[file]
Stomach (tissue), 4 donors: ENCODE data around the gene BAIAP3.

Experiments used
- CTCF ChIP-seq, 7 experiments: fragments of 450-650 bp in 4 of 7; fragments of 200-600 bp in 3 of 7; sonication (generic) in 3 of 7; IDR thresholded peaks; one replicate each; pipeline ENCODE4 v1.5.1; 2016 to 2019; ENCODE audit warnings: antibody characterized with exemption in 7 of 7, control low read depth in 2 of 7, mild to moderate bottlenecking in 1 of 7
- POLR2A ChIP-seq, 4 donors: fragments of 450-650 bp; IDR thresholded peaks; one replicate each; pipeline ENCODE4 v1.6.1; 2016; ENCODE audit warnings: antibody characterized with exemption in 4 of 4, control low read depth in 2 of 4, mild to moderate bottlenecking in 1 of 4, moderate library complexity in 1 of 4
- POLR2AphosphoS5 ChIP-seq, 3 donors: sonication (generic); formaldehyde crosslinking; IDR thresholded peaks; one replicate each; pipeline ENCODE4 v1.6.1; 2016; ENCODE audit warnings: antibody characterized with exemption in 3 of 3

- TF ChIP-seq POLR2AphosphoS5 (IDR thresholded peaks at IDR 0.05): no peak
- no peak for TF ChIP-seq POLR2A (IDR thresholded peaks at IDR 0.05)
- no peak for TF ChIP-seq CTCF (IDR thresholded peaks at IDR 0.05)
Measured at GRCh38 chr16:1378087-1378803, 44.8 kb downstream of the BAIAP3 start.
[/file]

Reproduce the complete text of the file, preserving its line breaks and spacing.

Stomach (tissue), 4 donors: ENCODE data around the gene BAIAP3.

Experiments used
- CTCF ChIP-seq, 7 experiments: fragments of 450-650 bp in 4 of 7; fragments of 200-600 bp in 3 of 7; sonication (generic) in 3 of 7; IDR thresholded peaks; one replicate each; pipeline ENCODE4 v1.5.1; 2016 to 2019; ENCODE audit warnings: antibody characterized with exemption in 7 of 7, control low read depth in 2 of 7, mild to moderate bottlenecking in 1 of 7
- POLR2A ChIP-seq, 4 donors: fragments of 450-650 bp; IDR thresholded peaks; one replicate each; pipeline ENCODE4 v1.6.1; 2016; ENCODE audit warnings: antibody characterized with exemption in 4 of 4, control low read depth in 2 of 4, mild to moderate bottlenecking in 1 of 4, moderate library complexity in 1 of 4
- POLR2AphosphoS5 ChIP-seq, 3 donors: sonication (generic); formaldehyde crosslinking; IDR thresholded peaks; one replicate each; pipeline ENCODE4 v1.6.1; 2016; ENCODE audit warnings: antibody characterized with exemption in 3 of 3

- TF ChIP-seq POLR2AphosphoS5 (IDR thresholded peaks at IDR 0.05): no peak
- no peak for TF ChIP-seq POLR2A (IDR thresholded peaks at IDR 0.05)
- no peak for TF ChIP-seq CTCF (IDR thresholded peaks at IDR 0.05)
Measured at GRCh38 chr16:1378087-1378803, 44.8 kb downstream of the BAIAP3 start.